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Predicted Surge in Unplanned Pregnancies Prompts Texans to Backtrack on Slashing Family Funding
Baptist and other religious leaders call on Legislature to restore funding for women's health services
Texas lawmakers are backtracking on cuts made in 2011 to women's healthcare funds after being smacked by the reality of new and costly unplanned pregnancy estimates.
Joining the growing chorus in support of women's health funding, on Monday religious leaders representing Baptist, Methodist, Presbyterian, Universalist and Jewish faiths visited the Capitol to ask the Legislature to restore family planning funding.
“Faithful religious people from all over Texas care about women’s health, and precisely because of their faith convictions, support access to family planning and birth control,” said Pastor Larry Bethune of the University Baptist Church in Austin.
In 2011, the Texas Legislature cut the state's family-planning budget by two-thirds, or $73 million, leaving more than 127,000 women without access to reproductive healthcare and closing over 50 family-planning clinics across the state, according to researchers at the University of Texas at Austin.
Following projections by Health and Human Services that this will lead to 24,000 additional unplanned births in 2014-15 for women in poverty on Medicaid—at a $237 million cost to taxpayers—Republican lawmakers are backtracking on their stance and scrambling to restore funding to the important prevention services.
“There’s an advantage to guiding that money to the family planning, that preventive care piece, because that’s where the cost savings occur,” said Janet Realini, leader of the Texas Women’s Healthcare Coalition.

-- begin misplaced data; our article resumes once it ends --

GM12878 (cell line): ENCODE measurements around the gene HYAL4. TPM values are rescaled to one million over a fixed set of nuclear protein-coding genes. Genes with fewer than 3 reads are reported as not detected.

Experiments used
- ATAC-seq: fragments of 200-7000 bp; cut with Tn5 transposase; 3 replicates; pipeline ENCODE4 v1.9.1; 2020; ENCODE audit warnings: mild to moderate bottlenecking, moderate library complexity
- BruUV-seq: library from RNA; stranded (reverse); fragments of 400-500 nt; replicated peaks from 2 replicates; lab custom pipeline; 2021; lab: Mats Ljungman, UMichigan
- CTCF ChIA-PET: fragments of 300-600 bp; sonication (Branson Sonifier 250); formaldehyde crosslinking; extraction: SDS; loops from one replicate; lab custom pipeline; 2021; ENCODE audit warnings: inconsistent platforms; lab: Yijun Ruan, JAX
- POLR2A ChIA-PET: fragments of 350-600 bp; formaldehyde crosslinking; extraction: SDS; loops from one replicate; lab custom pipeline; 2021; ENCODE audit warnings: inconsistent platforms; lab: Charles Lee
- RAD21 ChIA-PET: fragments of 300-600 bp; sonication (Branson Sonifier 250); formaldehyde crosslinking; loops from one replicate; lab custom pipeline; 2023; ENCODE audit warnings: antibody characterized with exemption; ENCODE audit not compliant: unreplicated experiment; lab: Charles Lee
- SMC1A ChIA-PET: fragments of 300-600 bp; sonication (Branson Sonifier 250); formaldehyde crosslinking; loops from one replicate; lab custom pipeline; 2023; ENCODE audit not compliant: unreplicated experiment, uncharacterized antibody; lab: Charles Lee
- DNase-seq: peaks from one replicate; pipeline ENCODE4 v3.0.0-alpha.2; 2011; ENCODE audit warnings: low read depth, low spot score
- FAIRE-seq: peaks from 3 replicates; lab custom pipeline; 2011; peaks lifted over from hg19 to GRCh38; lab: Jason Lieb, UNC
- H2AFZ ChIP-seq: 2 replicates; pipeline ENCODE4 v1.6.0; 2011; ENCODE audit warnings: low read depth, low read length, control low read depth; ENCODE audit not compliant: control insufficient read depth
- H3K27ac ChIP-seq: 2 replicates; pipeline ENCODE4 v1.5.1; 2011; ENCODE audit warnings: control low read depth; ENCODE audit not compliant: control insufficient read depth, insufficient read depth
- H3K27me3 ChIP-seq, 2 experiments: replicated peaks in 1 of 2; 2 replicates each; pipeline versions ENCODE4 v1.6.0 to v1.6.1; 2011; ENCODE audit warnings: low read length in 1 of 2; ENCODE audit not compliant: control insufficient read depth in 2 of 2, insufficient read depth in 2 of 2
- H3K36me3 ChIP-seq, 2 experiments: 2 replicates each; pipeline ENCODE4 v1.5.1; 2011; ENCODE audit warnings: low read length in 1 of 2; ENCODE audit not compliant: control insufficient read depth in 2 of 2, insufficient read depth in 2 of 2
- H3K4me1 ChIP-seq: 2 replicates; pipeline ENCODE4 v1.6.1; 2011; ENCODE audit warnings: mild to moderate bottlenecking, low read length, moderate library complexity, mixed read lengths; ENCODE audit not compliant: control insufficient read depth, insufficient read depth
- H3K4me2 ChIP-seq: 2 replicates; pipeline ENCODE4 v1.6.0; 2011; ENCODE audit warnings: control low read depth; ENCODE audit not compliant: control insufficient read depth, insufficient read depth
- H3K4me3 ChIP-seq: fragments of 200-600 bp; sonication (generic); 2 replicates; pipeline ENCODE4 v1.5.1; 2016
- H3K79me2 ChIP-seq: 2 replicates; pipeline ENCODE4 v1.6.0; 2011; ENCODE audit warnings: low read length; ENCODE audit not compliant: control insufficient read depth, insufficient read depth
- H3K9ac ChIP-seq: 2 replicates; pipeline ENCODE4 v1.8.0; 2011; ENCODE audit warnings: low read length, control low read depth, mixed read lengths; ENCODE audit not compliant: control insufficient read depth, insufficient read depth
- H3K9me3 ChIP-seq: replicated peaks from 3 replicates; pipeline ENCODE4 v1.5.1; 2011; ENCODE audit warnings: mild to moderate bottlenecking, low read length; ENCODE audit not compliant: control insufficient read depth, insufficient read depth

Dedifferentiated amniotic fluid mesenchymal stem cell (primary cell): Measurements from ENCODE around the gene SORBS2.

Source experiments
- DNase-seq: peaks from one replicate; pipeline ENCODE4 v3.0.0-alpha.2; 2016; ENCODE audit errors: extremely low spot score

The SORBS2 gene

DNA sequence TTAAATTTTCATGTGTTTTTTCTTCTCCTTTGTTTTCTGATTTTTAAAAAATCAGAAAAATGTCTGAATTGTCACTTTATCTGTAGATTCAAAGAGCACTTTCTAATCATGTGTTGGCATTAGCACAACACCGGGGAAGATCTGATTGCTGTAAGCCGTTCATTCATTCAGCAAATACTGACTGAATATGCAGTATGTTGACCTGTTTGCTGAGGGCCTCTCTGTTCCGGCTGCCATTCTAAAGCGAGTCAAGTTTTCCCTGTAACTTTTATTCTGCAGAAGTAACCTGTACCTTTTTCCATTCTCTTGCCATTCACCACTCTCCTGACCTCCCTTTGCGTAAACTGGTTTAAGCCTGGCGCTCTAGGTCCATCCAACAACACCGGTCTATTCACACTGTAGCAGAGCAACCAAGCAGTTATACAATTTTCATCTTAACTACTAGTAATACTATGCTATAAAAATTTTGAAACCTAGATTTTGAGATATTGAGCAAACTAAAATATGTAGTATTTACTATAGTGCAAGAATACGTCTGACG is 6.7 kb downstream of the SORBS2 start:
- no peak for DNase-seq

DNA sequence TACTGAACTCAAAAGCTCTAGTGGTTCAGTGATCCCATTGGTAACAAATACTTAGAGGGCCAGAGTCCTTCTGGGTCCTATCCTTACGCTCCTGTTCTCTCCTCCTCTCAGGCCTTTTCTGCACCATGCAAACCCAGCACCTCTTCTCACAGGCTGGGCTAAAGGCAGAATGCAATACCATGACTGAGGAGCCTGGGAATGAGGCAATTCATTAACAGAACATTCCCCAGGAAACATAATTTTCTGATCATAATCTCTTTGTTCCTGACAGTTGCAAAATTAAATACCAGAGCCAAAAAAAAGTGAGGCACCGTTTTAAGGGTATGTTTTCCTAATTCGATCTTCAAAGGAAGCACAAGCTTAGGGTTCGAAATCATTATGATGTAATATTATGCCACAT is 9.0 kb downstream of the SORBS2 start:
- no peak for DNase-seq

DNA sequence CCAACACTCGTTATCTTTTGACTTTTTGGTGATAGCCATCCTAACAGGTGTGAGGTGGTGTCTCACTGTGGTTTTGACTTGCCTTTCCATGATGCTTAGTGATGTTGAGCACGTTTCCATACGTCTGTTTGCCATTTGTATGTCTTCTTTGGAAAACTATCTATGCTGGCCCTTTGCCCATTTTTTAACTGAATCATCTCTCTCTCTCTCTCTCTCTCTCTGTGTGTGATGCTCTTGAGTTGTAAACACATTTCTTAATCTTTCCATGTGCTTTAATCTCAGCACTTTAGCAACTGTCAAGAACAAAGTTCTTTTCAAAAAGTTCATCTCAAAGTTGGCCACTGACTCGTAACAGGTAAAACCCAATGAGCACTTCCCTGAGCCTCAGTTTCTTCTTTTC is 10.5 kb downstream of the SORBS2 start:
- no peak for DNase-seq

The New York Times reports that state senators are proposing earmarking $100 million in general revenue for a state-run primary care program, specifically to be used for women’s health services. They continue:
The additional money could increase the number of patients served annually in the program to 234,000 from 64,000 and nearly double the number of participating health care organizations, to 100 from 57, according to the Department of State Health Services.
“I know some of my colleagues felt like in retrospect they did not fully grasp the implications of what was done last session,” said Representative Donna Howard, (D-Austin). “I think there is some effort they’ll be willing to make to restore whatever we can.”
A recent poll sponsored by women's health advocates the Texas Freedom Network found that among the 604 registered Texas voters surveyed, 73% believe Texas should fund family planning services—including birth control—for low-income women and 57% said they oppose lawmakers' 2011 cuts to family planning, the Austin Chronicle reports.